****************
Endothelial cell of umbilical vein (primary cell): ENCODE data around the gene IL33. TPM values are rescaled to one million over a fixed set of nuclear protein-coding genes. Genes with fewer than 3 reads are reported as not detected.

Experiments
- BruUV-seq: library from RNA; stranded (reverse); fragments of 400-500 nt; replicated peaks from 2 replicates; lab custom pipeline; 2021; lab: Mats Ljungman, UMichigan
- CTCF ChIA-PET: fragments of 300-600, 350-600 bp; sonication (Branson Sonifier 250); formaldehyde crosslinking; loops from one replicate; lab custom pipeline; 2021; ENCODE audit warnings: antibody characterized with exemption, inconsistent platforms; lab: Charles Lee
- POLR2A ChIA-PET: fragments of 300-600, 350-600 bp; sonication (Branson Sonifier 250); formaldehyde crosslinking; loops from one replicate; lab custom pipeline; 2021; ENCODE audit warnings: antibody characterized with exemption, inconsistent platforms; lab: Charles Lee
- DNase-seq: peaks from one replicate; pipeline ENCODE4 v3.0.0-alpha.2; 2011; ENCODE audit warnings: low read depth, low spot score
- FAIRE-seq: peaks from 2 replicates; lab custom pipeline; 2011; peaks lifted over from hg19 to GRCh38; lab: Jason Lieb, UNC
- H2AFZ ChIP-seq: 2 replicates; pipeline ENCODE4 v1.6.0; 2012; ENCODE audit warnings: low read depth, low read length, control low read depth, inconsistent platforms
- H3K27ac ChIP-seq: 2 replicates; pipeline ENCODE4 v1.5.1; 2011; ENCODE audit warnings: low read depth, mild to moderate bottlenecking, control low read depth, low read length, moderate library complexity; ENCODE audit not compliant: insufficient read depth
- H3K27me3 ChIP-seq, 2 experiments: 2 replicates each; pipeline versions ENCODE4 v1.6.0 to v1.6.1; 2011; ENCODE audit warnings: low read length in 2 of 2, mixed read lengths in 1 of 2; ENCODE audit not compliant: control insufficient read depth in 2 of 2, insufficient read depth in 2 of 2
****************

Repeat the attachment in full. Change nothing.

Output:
Endothelial cell of umbilical vein (primary cell): ENCODE data around the gene IL33. TPM values are rescaled to one million over a fixed set of nuclear protein-coding genes. Genes with fewer than 3 reads are reported as not detected.

Experiments
- BruUV-seq: library from RNA; stranded (reverse); fragments of 400-500 nt; replicated peaks from 2 replicates; lab custom pipeline; 2021; lab: Mats Ljungman, UMichigan
- CTCF ChIA-PET: fragments of 300-600, 350-600 bp; sonication (Branson Sonifier 250); formaldehyde crosslinking; loops from one replicate; lab custom pipeline; 2021; ENCODE audit warnings: antibody characterized with exemption, inconsistent platforms; lab: Charles Lee
- POLR2A ChIA-PET: fragments of 300-600, 350-600 bp; sonication (Branson Sonifier 250); formaldehyde crosslinking; loops from one replicate; lab custom pipeline; 2021; ENCODE audit warnings: antibody characterized with exemption, inconsistent platforms; lab: Charles Lee
- DNase-seq: peaks from one replicate; pipeline ENCODE4 v3.0.0-alpha.2; 2011; ENCODE audit warnings: low read depth, low spot score
- FAIRE-seq: peaks from 2 replicates; lab custom pipeline; 2011; peaks lifted over from hg19 to GRCh38; lab: Jason Lieb, UNC
- H2AFZ ChIP-seq: 2 replicates; pipeline ENCODE4 v1.6.0; 2012; ENCODE audit warnings: low read depth, low read length, control low read depth, inconsistent platforms
- H3K27ac ChIP-seq: 2 replicates; pipeline ENCODE4 v1.5.1; 2011; ENCODE audit warnings: low read depth, mild to moderate bottlenecking, control low read depth, low read length, moderate library complexity; ENCODE audit not compliant: insufficient read depth
- H3K27me3 ChIP-seq, 2 experiments: 2 replicates each; pipeline versions ENCODE4 v1.6.0 to v1.6.1; 2011; ENCODE audit warnings: low read length in 2 of 2, mixed read lengths in 1 of 2; ENCODE audit not compliant: control insufficient read depth in 2 of 2, insufficient read depth in 2 of 2